Recent research has revealed that a person or team wearing red is more likely to win a physical contest than a person or team wearing another color. In the present research, we examined whether red influences perceptions of relative dominance and threat in an imagined same-sex competitive context, and did so attending to the distinction between wearing red oneself and viewing red on an opponent. Results revealed a bidirectional effect: wearing red enhanced perceptions of one’s relative dominance and threat, and viewing an opponent in red enhanced perceptions of the opponent’s relative dominance and threat. These effects were observed across sex, and participants seemed unaware of the influence of red on their responses. Our findings lead to practical suggestions regarding the use of colored attire in sport contexts, and add to an emerging, provocative literature indicating that red has a subtle but important influence on psychological functioning.
Roger Feltman and Andrew J. Elliot
Dennis Dreiskaemper, Bernd Strauss, Norbert Hagemann and Dirk Büsch
Hill and Barton (2005) showed that fighters in tae kwon do, boxing, and wrestling who wore red jerseys during the 2004 Olympic Games won more often than those wearing blue jerseys. Regarding these results, this study investigated the effects of jersey color during a combat situation on fighters’ physical parameters of strength and heart rate. An artificial, experimental combat situation was created in which the color of sport attire was assigned randomly. Fourteen pairs of male athletes matched for weight, height, and age had to fight each other: once in a red jersey and once in a blue. Heart rate (before, during, and after the fight) and strength (before the fight) were tested wearing the blue and the red jerseys. Participants wearing red jerseys had significantly higher heart rates and significantly higher pre-contest values on the strength test. Results showed that participants’ body functions are influenced by wearing red equipment.
In the current study we questioned the impact of uniform color in boxing, taekwondo and wrestling. On 18 photos showing two athletes competing, the hue of each uniform was modified to blue, green or red. For each photo, six color conditions were generated (blue-red, blue-green, green-red and vice versa). In three experiments these 108 photos were randomly presented. Participants (N = 210) had to select the athlete that seemed to be more aggressive, fairer or more likely to win the fight. Results revealed that athletes wearing red in boxing and wrestling were judged more aggressive and more likely to win than athletes wearing blue or green uniforms. In addition, athletes wearing green were judged fairer in boxing and wrestling than athletes wearing red. In taekwondo we did not find any significant impact of uniform color. Results suggest that uniform color in combat sports carries specific meanings that affect others’ judgments.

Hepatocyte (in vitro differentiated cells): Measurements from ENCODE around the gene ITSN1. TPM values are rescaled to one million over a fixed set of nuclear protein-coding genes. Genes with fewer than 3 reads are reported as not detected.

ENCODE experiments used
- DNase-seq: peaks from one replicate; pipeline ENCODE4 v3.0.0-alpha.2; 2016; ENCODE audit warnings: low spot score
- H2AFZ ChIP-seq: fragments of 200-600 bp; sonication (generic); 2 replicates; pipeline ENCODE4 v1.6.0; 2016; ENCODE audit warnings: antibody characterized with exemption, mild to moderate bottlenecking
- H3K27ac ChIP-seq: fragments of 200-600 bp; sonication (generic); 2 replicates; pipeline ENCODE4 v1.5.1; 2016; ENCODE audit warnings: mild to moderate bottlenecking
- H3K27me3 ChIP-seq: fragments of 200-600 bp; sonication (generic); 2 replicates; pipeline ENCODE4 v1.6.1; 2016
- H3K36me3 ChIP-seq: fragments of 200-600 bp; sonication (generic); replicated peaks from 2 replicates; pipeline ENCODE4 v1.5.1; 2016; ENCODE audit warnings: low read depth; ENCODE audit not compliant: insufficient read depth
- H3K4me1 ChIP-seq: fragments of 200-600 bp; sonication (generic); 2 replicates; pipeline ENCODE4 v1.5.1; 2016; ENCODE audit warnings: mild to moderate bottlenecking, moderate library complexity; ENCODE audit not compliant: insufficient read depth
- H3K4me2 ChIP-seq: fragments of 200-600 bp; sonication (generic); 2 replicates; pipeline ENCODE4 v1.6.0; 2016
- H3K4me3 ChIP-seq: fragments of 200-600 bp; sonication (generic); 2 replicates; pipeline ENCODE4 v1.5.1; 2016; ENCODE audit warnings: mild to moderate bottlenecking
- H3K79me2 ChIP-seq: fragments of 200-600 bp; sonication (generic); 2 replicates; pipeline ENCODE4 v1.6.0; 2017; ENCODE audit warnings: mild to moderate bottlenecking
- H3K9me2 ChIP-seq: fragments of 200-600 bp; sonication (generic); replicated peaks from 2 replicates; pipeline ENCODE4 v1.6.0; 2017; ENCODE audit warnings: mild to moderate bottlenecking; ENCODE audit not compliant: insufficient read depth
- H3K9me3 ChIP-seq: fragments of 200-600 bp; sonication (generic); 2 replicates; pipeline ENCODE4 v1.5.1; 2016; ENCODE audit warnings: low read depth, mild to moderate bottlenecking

Kyle A. Rich and Audrey R. Giles
This article examines the piloting of a cultural safety training module in the Canadian Red Cross’s (CRC’s) Water Safety Instructor Development Program. Thematic analysis of interviews with program participants and facilitators revealed two main themes: Inclusion is important and valued by instructors, and accommodation for cultural and ethnic diversity is difficult to achieve in aquatics settings. Doherty and Chelladurai’s (1999) framework was used to understand the strengths and weaknesses of the pilot module. In conclusion, the authors propose that cultural safety training for the instructors alone will not lead to the provision of culturally safe sport; rather, there needs to be a change in the overall organizational culture in which the CRC’s programs are offered if they are to succeed. These findings make three contributions to the literature. First, the authors bridge the existing bodies of literature on critical Whiteness theory and sport management literature that addresses the management of diversity. Second, the authors explore the novel application of cultural safety training for instructors of a sport program. Finally, the authors offer recommendations to enable the development of an organizational culture that is facilitative and supportive with respect to inclusion (i.e., is welcoming) and accommodation (i.e., is flexible and adaptable) of cultural and ethnic diversity in aquatics programming.
Arupendra Mozumdar and Gary Liguori
To examine the association of metabolic syndrome (MetSyn) with occupational physical activity (OCPA) and leisure-time physical activity (LTPA) among working women.
The prevalence of MetSyn was calculated for 642 working women. Self-report questionnaire was used to determine levels of OCPA and LTPA and other lifestyle factors. Biometric data were directly collected on all women.